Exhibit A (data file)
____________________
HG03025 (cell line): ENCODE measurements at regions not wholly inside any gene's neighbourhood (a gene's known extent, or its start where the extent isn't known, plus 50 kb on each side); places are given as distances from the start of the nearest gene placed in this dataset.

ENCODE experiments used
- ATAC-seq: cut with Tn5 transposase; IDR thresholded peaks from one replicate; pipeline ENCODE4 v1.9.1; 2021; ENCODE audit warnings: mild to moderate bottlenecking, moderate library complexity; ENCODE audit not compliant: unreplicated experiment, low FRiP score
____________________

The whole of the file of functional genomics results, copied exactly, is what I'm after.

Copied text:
HG03025 (cell line): ENCODE measurements at regions not wholly inside any gene's neighbourhood (a gene's known extent, or its start where the extent isn't known, plus 50 kb on each side); places are given as distances from the start of the nearest gene placed in this dataset.

ENCODE experiments used
- ATAC-seq: cut with Tn5 transposase; IDR thresholded peaks from one replicate; pipeline ENCODE4 v1.9.1; 2021; ENCODE audit warnings: mild to moderate bottlenecking, moderate library complexity; ENCODE audit not compliant: unreplicated experiment, low FRiP score